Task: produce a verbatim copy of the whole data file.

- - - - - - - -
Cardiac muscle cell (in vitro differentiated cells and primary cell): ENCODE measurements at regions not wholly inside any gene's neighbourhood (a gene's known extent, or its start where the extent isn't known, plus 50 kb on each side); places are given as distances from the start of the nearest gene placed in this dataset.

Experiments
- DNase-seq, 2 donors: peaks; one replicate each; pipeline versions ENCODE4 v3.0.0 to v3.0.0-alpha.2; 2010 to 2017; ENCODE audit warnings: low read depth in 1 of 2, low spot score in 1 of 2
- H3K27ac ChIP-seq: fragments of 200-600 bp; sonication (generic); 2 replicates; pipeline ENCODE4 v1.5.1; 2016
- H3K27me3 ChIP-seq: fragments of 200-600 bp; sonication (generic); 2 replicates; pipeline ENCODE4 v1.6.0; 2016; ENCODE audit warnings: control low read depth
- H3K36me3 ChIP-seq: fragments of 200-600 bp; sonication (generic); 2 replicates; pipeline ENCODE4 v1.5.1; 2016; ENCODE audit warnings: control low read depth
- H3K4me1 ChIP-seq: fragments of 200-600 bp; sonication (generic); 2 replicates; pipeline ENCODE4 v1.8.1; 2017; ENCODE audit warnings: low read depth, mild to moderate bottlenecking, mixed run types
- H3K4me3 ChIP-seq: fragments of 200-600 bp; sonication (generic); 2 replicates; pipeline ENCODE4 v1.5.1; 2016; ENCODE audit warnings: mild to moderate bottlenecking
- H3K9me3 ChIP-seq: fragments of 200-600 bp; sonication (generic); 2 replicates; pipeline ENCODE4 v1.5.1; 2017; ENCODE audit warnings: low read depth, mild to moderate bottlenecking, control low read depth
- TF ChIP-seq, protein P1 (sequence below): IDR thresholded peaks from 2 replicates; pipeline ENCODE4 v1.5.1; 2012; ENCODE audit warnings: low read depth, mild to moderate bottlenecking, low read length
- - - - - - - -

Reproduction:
Cardiac muscle cell (in vitro differentiated cells and primary cell): ENCODE measurements at regions not wholly inside any gene's neighbourhood (a gene's known extent, or its start where the extent isn't known, plus 50 kb on each side); places are given as distances from the start of the nearest gene placed in this dataset.

Experiments
- DNase-seq, 2 donors: peaks; one replicate each; pipeline versions ENCODE4 v3.0.0 to v3.0.0-alpha.2; 2010 to 2017; ENCODE audit warnings: low read depth in 1 of 2, low spot score in 1 of 2
- H3K27ac ChIP-seq: fragments of 200-600 bp; sonication (generic); 2 replicates; pipeline ENCODE4 v1.5.1; 2016
- H3K27me3 ChIP-seq: fragments of 200-600 bp; sonication (generic); 2 replicates; pipeline ENCODE4 v1.6.0; 2016; ENCODE audit warnings: control low read depth
- H3K36me3 ChIP-seq: fragments of 200-600 bp; sonication (generic); 2 replicates; pipeline ENCODE4 v1.5.1; 2016; ENCODE audit warnings: control low read depth
- H3K4me1 ChIP-seq: fragments of 200-600 bp; sonication (generic); 2 replicates; pipeline ENCODE4 v1.8.1; 2017; ENCODE audit warnings: low read depth, mild to moderate bottlenecking, mixed run types
- H3K4me3 ChIP-seq: fragments of 200-600 bp; sonication (generic); 2 replicates; pipeline ENCODE4 v1.5.1; 2016; ENCODE audit warnings: mild to moderate bottlenecking
- H3K9me3 ChIP-seq: fragments of 200-600 bp; sonication (generic); 2 replicates; pipeline ENCODE4 v1.5.1; 2017; ENCODE audit warnings: low read depth, mild to moderate bottlenecking, control low read depth
- TF ChIP-seq, protein P1 (sequence below): IDR thresholded peaks from 2 replicates; pipeline ENCODE4 v1.5.1; 2012; ENCODE audit warnings: low read depth, mild to moderate bottlenecking, low read length